Ready to up your game stream presentation? Want to place yourself into the picture, but not in a box? Get your green screen on.

Though the debate over whether or not it should be done goes on, with strong supporters on either side, the opportunity to green screen your reaction shots into your video is a popular trend among gamers who record or live stream their gameplay. Achieving this effect is not entirely difficult, but just look around at these live streams and what becomes immediately apparent is that the actual hard part is getting it to look good. Your success or failure will come down to your equipment, your investment and your attention to detail.

Choosing a Screen

The effect is achieved when the software looks for a specific color — usually green — and removes it. In its place is displayed whatever video background you place behind it, in this case your game. If anything in front of your screen is also green, it too will disappear. Likewise, anything not your chosen color will remain.

To achieve the right effect, you’ll need a screen that is two to three times larger than the dimensions of your foreground. If you’re sitting down and all you want to ever project is your head and shoulders, you’ll need a screen that is about four to five feet wide. If you’re going to show your whole body head to toe, you’ll need something significantly larger.

Full body appropriate kits can be found for about $115. They should provide all you need to setup a consistent wash of mid-range green from an optimized cotton fabric. If you have lights and just need the green, consider a pop-up screen as it comes with its own framework. These are usually smaller, but would work for most gamers. If you still can’t afford that, you can certainly kitbash something on the cheap. A medium green slightly fuzzy cotton blanket, or even cardboard painted green, can be all that you need to get started. You’ll want a dull matte surface, not shiny or reflective.

Mount the green behind your performance area on a stable frame. It should be stretched tight so it doesn’t move, and so there are no wrinkles whatsoever. Shadows and loose fabric mean variation in color; that’s bad.

Controlling Light and Spill

The ultimate quality of your effect comes down to one key element: lighting. After you have your green screen in place, your next step is to light the backdrop as evenly as possible. To begin, try placing lights at 45-degree angles to your screen. Hotspots can destroy the effect as easily as a shadow, so you’ll need soft, diffuse light, as from Chinese lanterns or photo umbrellas. You’ll never achieve what you need with a naked bulb. Constantly check your lighting in your camera, as it will see things differently than your eyes do. What you’re ultimately looking for is a light that makes the surface lightly glow in a sort of neon effect.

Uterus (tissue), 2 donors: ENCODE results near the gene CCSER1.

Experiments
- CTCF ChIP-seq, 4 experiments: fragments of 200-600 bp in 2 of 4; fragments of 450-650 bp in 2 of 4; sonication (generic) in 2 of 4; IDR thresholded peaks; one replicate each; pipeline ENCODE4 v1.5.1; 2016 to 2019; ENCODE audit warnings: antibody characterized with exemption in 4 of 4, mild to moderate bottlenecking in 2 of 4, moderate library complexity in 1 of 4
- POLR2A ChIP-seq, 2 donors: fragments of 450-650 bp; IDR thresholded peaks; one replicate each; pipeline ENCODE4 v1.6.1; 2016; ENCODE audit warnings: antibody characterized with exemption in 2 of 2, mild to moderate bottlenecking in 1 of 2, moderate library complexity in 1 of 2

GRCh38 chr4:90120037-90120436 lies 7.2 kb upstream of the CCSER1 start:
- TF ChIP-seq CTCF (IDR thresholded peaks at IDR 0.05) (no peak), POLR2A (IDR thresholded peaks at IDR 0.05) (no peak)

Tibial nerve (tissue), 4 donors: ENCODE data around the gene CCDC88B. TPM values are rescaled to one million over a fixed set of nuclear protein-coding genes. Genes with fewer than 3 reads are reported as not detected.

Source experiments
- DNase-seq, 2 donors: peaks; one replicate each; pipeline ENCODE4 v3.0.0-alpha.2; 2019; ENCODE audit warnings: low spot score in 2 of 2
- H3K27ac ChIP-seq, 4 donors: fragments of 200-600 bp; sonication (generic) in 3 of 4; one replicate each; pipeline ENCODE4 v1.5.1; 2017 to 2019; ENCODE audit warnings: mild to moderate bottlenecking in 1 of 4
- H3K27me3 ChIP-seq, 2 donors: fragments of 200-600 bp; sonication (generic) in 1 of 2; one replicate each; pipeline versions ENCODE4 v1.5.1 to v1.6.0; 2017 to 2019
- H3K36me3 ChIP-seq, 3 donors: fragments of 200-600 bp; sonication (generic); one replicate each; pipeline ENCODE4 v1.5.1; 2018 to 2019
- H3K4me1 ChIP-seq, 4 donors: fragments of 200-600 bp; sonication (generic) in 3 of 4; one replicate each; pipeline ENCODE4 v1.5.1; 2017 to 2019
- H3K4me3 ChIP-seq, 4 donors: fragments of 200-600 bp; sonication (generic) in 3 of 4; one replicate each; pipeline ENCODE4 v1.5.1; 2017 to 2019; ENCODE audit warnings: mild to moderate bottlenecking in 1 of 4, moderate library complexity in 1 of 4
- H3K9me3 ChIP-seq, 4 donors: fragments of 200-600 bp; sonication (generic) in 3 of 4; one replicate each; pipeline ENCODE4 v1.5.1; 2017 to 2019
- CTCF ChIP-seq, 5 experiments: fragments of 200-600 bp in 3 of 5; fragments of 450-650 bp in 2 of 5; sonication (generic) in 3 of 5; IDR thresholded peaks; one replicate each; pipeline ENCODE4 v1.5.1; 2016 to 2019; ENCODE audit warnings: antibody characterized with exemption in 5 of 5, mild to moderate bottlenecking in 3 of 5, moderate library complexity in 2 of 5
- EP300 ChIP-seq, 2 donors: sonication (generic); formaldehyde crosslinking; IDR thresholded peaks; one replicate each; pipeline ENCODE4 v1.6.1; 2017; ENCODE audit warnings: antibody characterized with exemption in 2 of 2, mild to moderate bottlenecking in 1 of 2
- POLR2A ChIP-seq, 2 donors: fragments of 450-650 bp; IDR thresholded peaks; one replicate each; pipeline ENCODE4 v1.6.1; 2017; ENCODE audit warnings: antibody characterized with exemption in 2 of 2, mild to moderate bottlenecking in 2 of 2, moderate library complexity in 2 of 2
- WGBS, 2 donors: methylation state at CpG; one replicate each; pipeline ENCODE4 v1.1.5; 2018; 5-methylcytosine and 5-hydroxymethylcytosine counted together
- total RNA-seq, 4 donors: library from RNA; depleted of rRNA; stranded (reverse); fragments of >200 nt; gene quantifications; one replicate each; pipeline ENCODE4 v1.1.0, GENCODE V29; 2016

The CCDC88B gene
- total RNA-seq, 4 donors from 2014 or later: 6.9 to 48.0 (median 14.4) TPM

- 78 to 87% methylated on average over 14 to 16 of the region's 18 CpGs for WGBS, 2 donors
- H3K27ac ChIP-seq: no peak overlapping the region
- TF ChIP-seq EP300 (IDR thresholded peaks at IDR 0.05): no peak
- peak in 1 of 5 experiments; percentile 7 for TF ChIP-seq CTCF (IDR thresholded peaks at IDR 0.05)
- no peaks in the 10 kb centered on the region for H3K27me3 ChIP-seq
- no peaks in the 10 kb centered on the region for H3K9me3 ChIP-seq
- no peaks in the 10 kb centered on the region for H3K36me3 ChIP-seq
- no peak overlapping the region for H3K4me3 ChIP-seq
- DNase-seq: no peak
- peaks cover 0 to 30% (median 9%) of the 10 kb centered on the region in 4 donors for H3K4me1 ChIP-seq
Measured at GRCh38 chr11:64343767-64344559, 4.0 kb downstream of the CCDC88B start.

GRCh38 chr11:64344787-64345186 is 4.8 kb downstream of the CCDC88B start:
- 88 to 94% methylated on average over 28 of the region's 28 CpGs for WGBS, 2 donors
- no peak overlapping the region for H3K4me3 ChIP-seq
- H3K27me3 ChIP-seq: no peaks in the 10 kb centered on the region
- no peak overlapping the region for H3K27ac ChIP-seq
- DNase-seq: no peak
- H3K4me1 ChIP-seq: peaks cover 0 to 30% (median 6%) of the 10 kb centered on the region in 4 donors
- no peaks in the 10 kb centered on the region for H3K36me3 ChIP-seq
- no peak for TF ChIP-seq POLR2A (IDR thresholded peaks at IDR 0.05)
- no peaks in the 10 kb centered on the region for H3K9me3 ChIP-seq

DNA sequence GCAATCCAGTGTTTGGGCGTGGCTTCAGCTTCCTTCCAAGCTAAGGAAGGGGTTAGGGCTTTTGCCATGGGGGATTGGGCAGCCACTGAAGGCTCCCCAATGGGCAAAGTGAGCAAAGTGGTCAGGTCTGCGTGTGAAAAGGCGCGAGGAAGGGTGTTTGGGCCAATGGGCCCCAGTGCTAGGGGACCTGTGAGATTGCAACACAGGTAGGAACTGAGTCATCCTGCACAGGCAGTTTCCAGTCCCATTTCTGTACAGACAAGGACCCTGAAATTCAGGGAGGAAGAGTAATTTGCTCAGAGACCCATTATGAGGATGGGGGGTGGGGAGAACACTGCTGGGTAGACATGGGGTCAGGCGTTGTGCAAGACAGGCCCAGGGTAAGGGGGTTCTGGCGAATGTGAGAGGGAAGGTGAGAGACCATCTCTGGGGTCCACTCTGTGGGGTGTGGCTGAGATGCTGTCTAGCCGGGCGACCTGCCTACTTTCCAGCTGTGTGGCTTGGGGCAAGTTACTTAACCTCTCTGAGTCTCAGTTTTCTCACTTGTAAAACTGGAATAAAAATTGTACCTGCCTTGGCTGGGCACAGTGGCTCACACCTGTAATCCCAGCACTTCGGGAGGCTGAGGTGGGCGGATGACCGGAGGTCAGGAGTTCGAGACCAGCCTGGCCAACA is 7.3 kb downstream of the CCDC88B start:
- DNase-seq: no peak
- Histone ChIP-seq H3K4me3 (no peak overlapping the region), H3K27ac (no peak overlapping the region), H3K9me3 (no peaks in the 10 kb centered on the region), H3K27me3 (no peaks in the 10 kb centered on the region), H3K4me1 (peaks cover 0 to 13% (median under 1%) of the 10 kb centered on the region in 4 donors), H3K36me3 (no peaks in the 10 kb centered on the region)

Proper placement of your lights and green screen will be vital in making a clean key easy to pull.

Now the green light is being sent from your screen to the camera in a nice even wash. Unfortunately, it also means green light is heading towards your foreground object — you. To compensate, place your screen far enough back that only a minimal amount of this light hits the foreground. If the green light is too bright, it will spill on to you and ruin the effect. Remember, too, that this light may even travel past you and bounce off the wall in front of you, tinting you yet again from the front. Increasing distance between foreground and background will alleviate all these issues.

Next, you’ll want to light your foreground including yourself and your chair, if it has a high back. This should be a white light with the average intensity being about the same as your green screen. Light from 45-degree angles and do your best to not let any of it hit the screen behind you.

One final issue is your monitor screen itself. If it projects green onto you, your effect will diminish yet again. Lowering brightness, angling the monitor and shooting your facecam off-axis to the monitor can help eliminate issues.

Pulling the Key

If you’ve done your setup with care the final step will be a lot easier. Open Broadcaster Software (OBS) and other streaming programs include the system you need to create your color key. You’ll find the names are always different from program to program, but the method is generally the same. You’ll choose the value of the middle green on your screen and then adjust the rest of the sliders in turn to adjust how much lighter and darker green to include, and the overall tolerance of near-green colors.

If you’re having issues, go back and tweak your lighting.

Enthusiast and professional edit systems like Camtasia, Pinnacle, Movie Studio or Premiere Pro have excellent tools for key effects. As a general rule, the higher on the list a setting is, the more likely it is that you should adjust it first. Beware of the simpler systems, however, which have limited options or no adjustments at all. You’ll almost never achieve a quality result without some level of control.

If you’re having issues, go back and tweak your lighting. You’ll also notice that a high-quality webcam will make a big difference. Logitech’s C920 is a great web camera for green screen, and their C922 even comes with a limited subscription for Xsplit. If you understand how the system works and what it needs, your green screen will not only produce professional results; it will be a breeze to operate.

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